Despite cops proudly displaying their heavy-duty zip-ties, when the three whistles blew at a few minutes past six, we all fell to the ground, repeating the names of queer people who had either committed suicide in response to anti-queer bullying or been killed in hate crimes. When we heard another three whistles, we all stood up chanting, “Civil rights now!” Amidst these chants, I felt the same sensation in my ears that I feel when I listen to a carefully arranged six-part harmony. I swung my left arm back and forth like I had learned to do singing “Solidarity Forever.”

After many had gotten tired of chanting, “Civil rights now!” a switch was made to, “Hey hey! Ho ho! Homophobia’s got to go!” Yes, this mantra holds much truth, but I couldn’t help but think that this population dominated by 30-or-so year-old gay, upper-middle class, white cismen wasn’t thinking about the BTQ part of our alphabet cereal acronym, or the fact that when we think about any of the “ism’s,” one or more other “ism” intersects with the original ism, and we thus need to be considering rankism in addition to heterosexism and cissexism (which, judging by the chants, wasn’t really being thought about either) if we seek to combat any sort of discrimination.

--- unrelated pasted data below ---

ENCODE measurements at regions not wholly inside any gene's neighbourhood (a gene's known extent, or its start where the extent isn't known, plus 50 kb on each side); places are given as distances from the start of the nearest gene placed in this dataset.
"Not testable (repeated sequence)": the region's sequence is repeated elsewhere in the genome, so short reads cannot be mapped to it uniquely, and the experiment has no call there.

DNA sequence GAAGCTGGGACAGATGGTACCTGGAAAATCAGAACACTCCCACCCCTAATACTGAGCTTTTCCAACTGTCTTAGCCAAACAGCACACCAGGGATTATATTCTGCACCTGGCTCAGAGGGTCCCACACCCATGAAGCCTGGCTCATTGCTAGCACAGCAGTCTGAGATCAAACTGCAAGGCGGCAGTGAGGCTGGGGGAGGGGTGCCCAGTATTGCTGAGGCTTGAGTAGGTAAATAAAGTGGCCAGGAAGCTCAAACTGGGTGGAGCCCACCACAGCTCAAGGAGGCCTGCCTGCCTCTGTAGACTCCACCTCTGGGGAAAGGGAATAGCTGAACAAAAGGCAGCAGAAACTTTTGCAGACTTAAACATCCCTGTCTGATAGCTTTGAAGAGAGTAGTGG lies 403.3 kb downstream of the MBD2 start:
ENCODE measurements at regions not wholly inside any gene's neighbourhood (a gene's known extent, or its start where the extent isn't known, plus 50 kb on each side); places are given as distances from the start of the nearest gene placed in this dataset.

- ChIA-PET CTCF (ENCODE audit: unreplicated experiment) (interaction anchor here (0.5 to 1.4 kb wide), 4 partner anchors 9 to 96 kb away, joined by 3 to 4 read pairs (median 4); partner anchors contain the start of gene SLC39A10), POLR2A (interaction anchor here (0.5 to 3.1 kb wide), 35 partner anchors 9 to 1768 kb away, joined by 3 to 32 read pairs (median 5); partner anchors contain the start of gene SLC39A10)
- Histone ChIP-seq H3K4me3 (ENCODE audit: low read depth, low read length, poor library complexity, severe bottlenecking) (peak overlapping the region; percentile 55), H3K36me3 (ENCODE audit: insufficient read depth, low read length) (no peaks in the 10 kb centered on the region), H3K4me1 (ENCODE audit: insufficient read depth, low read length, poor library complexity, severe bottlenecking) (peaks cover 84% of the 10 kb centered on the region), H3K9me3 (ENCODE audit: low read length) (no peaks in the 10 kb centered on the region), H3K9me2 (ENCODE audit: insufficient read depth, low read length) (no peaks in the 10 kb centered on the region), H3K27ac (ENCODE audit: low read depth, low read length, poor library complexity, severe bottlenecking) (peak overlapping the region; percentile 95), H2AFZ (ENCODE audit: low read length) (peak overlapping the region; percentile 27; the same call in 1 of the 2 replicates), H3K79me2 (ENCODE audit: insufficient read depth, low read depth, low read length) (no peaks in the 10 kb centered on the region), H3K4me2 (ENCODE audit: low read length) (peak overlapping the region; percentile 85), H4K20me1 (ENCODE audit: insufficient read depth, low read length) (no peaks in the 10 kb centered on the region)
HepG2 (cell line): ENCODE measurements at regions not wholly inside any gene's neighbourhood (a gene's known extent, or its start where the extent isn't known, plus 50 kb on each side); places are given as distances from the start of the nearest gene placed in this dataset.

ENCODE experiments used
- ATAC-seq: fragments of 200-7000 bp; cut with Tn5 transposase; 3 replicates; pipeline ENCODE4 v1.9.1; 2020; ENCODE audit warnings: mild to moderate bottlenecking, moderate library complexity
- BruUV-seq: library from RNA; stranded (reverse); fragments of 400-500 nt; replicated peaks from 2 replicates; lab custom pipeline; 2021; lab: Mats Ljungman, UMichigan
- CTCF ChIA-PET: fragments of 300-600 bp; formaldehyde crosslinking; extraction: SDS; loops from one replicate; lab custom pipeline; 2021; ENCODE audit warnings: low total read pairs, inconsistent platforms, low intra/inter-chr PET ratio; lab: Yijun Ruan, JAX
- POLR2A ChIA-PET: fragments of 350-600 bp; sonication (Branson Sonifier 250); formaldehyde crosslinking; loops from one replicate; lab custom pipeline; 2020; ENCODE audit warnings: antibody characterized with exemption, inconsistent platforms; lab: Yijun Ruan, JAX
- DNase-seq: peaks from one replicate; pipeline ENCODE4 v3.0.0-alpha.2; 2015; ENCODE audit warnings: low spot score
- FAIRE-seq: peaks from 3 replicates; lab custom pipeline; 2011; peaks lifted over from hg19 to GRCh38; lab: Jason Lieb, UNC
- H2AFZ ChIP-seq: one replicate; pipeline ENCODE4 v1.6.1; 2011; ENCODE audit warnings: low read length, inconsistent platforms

To be honest, though I fully support this die-in and believe in the potential for positive change presented by actions like these, the reading of Kate Bornstein’s Gender Outlaws at Bluestockings that I attended after the die-in meant just as much, if not more to me, a queer teen, on a lot of levels, despite the fact that it had decidedly less media coverage. The very idea of the book as a collection of queer stories implies the idea of creating a patchwork of queerdom that, when sewn together, becomes a network of support and a powerful force for positive change.

And this was reflected in the reading: a diverse array of people came together to discuss the experiences of oppression we have in common, the experiences of oppression we don’t have in common, and how all of these experiences play off of each other in our creation of a supportive and inclusive community and society. All in all, as a struggling, queer teen, what gave me the support I need last night were the stories I heard and the email address that one of the contributors wrote in my copy of Gender Outlaws.